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San Diego Union-Tribune

NORBERTO SANTANA JR.

Citizens task force says Chargers are dragging feet

November 15, 2002

Abstract:
Mark Fabiani, special counsel to Chargers President Dean Spanos, said the team's design experts needed more time to finish their proposals after speaking with community groups last week.

When the San Diego City Council created the 15-member panel in July, it asked the group to determine whether the Chargers and the National Football League were important assets to the region and its economy. The council also asked the task force to consider what the city could do to keep the Chargers in San Diego in a fiscally responsible way which the public could support.

When asked whether the Chargers would open their books, Fabiani said, "It's too soon to say. It depends on the attitude of the task force."

Full Text:
Copyright SAN DIEGO UNION TRIBUNE PUBLISHING COMPANY Nov 15, 2002

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Members of the Citizens Task Force on Chargers Issues lashed out last night at the team over delays in presenting their new-stadium proposal and turning over financial documents.

A Chargers spokesman told the task force that they couldn't show the stadium designs until January. With the task force expected to report back to the San Diego City Council in February, some panel members said the team could delay their final report.

"I'm just really frustrated," said Task Force Chairman David Watson.

"I feel they're manipulating the dates," said Karen Heumann, a lawyer serving on the task force.

Mark Fabiani, special counsel to Chargers President Dean Spanos, said the team's design experts needed more time to finish their proposals after speaking with community groups last week.

"We're learning more and more with every meeting we go to," he said, adding that traffic issues needed to be fleshed out further.

"I think that's a bunch of baloney," Heumann said.
When the San Diego City Council created the 15-member panel in July, it asked the group to determine whether the Chargers and the National Football League were important assets to the region and its economy. The council also asked the task force to consider what the city could do to keep the Chargers in San Diego in a fiscally responsible way which the public could support.

Yet panel members haven't received key financial documents that they say would enable them to make that determination.

"Mr. Fabiani promised all kinds of information, and here we are on Nov. 14 without any of it," Watson said.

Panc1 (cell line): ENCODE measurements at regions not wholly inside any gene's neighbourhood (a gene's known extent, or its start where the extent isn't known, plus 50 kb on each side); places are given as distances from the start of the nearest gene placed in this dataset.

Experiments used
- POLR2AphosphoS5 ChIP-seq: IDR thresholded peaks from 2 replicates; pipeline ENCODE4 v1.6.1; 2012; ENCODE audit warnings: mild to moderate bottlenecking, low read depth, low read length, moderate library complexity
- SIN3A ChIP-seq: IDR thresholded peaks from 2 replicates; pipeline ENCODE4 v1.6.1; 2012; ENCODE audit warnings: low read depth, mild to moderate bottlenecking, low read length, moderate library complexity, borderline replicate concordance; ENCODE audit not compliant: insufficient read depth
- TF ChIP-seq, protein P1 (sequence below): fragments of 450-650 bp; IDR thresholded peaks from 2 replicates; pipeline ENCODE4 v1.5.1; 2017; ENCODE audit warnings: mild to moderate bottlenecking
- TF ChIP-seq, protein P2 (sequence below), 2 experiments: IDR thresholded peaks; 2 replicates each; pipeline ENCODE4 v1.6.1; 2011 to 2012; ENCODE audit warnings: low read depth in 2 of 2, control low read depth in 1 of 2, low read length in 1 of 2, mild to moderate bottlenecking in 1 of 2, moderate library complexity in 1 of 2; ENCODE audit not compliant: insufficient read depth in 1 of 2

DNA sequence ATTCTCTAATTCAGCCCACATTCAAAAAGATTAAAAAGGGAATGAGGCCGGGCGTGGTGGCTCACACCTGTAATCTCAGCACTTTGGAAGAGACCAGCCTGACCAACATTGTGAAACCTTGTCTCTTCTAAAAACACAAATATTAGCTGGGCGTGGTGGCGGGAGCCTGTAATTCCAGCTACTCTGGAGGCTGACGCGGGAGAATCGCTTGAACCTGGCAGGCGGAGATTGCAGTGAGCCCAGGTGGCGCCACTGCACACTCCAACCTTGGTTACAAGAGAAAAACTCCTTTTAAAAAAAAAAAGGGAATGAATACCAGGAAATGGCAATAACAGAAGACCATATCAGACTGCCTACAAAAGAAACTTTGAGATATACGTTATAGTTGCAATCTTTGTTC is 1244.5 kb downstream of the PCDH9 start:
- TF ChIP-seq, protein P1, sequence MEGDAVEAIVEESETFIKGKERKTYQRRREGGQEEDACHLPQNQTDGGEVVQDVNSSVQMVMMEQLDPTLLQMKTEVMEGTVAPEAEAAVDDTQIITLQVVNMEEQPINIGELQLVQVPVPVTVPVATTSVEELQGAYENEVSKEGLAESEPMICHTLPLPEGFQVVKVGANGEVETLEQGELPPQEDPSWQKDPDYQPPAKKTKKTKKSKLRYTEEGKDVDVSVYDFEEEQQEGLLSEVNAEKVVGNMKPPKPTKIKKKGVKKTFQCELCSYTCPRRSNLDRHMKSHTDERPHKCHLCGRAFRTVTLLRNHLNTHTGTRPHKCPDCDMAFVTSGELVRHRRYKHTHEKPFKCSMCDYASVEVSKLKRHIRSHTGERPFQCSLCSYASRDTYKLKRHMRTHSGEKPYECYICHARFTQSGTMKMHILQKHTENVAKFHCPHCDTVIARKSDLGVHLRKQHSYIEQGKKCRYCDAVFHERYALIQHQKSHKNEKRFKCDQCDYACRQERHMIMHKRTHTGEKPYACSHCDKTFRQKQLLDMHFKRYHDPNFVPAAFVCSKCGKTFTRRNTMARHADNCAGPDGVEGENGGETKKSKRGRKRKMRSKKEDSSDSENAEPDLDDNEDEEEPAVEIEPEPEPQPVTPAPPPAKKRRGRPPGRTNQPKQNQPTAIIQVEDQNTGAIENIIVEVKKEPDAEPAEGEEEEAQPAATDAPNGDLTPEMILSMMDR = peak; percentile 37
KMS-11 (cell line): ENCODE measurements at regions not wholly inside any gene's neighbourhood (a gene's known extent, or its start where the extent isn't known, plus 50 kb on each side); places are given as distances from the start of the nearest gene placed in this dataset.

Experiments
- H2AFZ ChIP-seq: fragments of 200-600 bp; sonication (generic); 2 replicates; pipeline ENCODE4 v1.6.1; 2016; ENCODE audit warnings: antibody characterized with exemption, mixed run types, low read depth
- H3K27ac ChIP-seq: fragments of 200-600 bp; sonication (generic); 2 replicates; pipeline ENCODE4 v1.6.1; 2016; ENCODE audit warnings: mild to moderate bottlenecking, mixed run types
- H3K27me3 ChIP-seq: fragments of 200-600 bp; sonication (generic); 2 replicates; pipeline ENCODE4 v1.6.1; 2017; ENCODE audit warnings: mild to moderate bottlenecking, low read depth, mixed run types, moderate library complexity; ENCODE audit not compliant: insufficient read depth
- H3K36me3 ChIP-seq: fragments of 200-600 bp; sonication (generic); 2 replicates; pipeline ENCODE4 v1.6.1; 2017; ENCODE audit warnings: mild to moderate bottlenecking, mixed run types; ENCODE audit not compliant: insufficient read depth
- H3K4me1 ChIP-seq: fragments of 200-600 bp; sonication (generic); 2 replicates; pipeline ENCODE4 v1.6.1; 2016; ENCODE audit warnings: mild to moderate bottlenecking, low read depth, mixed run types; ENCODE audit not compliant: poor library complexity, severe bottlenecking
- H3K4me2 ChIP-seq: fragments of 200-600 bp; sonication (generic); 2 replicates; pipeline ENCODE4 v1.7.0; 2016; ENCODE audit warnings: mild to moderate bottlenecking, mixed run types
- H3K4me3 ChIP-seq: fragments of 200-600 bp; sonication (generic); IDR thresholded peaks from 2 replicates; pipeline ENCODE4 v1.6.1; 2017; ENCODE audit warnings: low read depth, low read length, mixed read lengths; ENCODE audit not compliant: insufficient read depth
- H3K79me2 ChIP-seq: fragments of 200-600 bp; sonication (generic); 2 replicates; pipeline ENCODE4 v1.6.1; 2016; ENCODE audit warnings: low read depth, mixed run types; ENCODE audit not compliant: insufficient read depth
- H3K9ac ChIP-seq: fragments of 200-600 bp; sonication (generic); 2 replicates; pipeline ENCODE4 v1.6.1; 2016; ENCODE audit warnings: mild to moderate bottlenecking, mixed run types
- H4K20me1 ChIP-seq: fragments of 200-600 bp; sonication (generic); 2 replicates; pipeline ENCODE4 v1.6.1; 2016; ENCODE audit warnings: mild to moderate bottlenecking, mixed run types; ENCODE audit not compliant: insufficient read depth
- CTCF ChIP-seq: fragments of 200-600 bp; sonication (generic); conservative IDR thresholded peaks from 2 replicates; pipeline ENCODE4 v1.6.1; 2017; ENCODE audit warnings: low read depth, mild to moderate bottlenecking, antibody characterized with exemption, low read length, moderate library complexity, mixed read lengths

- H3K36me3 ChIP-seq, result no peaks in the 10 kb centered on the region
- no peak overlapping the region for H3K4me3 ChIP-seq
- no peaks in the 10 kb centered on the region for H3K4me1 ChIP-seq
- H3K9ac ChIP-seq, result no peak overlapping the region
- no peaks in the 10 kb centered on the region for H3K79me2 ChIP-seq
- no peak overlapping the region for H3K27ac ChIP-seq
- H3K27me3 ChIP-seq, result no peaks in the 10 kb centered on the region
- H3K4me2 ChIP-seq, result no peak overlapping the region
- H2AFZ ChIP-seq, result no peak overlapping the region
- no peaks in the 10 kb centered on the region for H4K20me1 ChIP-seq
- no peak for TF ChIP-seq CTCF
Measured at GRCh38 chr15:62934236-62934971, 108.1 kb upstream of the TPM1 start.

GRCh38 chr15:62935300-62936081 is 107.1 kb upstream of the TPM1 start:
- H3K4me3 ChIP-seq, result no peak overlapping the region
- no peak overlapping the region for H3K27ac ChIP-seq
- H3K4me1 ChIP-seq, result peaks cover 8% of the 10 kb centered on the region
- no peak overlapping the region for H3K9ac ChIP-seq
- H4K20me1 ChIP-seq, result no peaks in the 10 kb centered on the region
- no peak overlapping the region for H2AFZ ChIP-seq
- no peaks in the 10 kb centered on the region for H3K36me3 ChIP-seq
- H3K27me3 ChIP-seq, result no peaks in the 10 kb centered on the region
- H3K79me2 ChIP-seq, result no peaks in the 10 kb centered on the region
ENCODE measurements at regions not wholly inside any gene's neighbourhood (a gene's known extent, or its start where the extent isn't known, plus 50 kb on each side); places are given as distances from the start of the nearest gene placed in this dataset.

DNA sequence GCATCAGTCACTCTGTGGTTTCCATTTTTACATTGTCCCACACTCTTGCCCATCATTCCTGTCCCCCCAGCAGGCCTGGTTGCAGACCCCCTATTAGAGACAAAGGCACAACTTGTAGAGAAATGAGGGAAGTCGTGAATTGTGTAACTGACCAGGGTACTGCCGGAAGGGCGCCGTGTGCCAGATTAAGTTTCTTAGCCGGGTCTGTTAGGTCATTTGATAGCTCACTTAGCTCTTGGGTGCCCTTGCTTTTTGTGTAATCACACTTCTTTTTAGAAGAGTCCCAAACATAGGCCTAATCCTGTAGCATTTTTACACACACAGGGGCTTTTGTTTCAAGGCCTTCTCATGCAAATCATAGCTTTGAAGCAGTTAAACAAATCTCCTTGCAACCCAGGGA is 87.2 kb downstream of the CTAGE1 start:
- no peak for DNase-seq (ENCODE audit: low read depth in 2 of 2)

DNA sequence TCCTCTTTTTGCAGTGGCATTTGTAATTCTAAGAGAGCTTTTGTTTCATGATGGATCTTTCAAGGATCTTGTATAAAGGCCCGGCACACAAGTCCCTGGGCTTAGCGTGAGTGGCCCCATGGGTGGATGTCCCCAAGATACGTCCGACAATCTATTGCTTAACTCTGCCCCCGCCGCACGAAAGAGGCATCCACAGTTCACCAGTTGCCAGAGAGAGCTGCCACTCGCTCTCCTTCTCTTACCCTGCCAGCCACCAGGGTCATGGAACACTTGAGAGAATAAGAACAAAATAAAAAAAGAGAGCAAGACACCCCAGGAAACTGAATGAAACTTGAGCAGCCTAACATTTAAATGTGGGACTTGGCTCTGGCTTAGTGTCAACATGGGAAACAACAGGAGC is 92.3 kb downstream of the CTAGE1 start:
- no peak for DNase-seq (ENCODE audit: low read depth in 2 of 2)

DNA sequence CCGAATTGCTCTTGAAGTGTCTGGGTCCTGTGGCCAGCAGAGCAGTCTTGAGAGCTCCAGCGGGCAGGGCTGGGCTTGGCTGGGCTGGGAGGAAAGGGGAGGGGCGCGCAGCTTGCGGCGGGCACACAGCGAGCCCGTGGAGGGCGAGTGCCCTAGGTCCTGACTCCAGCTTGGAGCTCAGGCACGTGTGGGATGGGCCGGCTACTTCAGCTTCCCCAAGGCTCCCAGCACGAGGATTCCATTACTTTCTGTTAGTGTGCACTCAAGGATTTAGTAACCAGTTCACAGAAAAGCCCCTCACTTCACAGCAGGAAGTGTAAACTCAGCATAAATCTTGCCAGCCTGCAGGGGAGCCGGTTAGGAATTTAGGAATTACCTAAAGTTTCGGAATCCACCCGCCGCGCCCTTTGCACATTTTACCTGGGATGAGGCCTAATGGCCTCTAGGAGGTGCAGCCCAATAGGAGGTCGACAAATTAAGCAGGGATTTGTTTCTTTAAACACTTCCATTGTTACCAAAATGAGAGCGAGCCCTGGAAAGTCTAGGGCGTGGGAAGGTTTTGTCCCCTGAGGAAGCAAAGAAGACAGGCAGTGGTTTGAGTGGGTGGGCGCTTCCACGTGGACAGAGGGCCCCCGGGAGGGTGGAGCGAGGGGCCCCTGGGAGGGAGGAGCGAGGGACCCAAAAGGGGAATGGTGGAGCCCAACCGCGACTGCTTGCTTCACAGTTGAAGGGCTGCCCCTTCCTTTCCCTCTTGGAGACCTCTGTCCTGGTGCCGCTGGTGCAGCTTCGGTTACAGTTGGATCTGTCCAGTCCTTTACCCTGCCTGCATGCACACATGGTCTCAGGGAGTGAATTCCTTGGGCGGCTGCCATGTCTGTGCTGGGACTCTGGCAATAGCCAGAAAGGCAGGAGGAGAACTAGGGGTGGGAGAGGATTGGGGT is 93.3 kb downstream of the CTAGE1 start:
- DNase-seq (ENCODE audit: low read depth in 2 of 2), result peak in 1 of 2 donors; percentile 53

The Task Force Subcommittee on Finances asked the Chargers for a series of documents on Sept. 25, giving the team a 30-day deadline.

The panel sought financial statements, a listing of charitable contributions, revenues from ticket sales and NFL broadcasting rights, as well as payroll expenses.

While Chargers officials sent some documents to the task force, the team has still not replied to most of the panel's requests, the task force says.

"They gave us all the easy stuff," said finance panel member Geoff Patnoe, such as a long list containing the ZIP codes of all season ticket holders.

"The Chargers continue to hold their cards," Patnoe said. "It's a little frustrating."

Finance panel members have agreed to send another letter to the Chargers, urging them to comply, or explain the reasons they cannot.

Fabiani disputed Watson's claims that the team has been uncooperative. He said additional materials have been gathered from the NFL but no follow-up letter from the finance panel has been received.

He said opening a team's books is difficult.

"It's a process. You have to work through these issues and give what you can possibly give consistent with your contractual obligations to the NFL and your proprietary obligations to your team," he said.

The Chargers' argument for a new stadium rests on their claim that the team cannot remain competitive at Qualcomm Stadium.

Yet no NFL team has ever backed up such financial claims in public.

"The only time I'm aware of that any NFL team has made their information public was during a legal process," said Professor Mark Rosentraub, who specializes in sports at Cleveland State University.

Rosentraub was referring to a lawsuit by the Oakland Raiders against the NFL last year. "A team is a private business and they're going to try, as any one of us would, to withhold what is clearly personal information."

When the Padres' argument for a new ballpark hinged on similar assertions of threatened financial viability, the team had to show a public task force its books.

Padres former minority owner and President Larry Lucchino gave a closed-door briefing to a task force in 1997. The team later opted to make the presentation public.

Fabiani said he is confident that some type of process can be established.

When asked whether the Chargers would open their books, Fabiani said, "It's too soon to say. It depends on the attitude of the task force."

Norberto Santana: (619) 718-5069; norberto.santana@uniontrib.com
 



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